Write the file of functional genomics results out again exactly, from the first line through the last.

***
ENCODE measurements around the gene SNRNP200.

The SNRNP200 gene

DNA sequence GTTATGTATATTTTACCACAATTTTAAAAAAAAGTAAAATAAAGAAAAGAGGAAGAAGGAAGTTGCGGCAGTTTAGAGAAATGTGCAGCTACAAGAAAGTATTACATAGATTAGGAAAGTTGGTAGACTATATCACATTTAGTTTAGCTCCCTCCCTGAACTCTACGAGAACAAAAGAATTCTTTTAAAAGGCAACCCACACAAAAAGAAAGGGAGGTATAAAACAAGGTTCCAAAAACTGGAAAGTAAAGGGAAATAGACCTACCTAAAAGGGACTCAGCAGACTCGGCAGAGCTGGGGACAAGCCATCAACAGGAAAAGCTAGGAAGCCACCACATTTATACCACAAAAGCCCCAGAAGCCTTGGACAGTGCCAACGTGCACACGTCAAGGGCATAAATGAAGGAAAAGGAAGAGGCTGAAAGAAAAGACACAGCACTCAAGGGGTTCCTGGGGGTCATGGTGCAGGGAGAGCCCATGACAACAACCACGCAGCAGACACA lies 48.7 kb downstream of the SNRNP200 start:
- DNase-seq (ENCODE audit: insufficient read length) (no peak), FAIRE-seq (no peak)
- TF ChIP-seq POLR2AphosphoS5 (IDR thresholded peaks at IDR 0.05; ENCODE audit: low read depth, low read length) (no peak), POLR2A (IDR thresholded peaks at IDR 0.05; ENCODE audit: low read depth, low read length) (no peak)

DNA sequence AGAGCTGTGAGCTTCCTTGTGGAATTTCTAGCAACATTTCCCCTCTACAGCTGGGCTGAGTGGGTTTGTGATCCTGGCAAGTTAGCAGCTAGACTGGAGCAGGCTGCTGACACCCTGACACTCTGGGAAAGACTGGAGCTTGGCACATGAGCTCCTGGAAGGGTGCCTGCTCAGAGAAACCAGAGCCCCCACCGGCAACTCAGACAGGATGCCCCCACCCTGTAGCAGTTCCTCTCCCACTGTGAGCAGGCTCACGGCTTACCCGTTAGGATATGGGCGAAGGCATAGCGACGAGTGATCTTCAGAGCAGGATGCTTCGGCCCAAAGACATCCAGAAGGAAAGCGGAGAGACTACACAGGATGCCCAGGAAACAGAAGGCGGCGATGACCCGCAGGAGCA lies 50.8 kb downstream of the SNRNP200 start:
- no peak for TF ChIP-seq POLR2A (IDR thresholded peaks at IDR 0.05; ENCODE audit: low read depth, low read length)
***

ENCODE measurements around the gene SNRNP200.

The SNRNP200 gene

DNA sequence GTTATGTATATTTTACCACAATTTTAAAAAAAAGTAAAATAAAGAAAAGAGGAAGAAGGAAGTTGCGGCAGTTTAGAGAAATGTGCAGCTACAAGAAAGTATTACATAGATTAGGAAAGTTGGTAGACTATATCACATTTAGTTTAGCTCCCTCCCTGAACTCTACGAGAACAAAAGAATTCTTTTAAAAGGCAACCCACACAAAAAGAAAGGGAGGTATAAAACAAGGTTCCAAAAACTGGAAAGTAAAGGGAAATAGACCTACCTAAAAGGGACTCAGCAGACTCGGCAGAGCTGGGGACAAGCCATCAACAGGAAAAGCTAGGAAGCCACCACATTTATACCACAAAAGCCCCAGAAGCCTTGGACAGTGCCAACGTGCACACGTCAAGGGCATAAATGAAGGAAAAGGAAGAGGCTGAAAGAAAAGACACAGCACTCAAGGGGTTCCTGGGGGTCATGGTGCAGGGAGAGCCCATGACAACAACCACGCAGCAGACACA lies 48.7 kb downstream of the SNRNP200 start:
- DNase-seq (ENCODE audit: insufficient read length) (no peak), FAIRE-seq (no peak)
- TF ChIP-seq POLR2AphosphoS5 (IDR thresholded peaks at IDR 0.05; ENCODE audit: low read depth, low read length) (no peak), POLR2A (IDR thresholded peaks at IDR 0.05; ENCODE audit: low read depth, low read length) (no peak)

DNA sequence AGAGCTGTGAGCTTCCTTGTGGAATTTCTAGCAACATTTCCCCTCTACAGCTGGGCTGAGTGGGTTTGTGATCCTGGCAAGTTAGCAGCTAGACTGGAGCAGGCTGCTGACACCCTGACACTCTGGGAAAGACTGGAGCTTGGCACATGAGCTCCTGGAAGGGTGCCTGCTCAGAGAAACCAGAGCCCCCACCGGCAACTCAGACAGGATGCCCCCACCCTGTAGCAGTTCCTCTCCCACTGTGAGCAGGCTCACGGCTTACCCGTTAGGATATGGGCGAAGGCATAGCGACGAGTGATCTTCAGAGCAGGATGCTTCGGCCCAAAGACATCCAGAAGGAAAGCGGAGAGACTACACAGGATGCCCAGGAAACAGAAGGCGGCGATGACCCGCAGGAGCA lies 50.8 kb downstream of the SNRNP200 start:
- no peak for TF ChIP-seq POLR2A (IDR thresholded peaks at IDR 0.05; ENCODE audit: low read depth, low read length)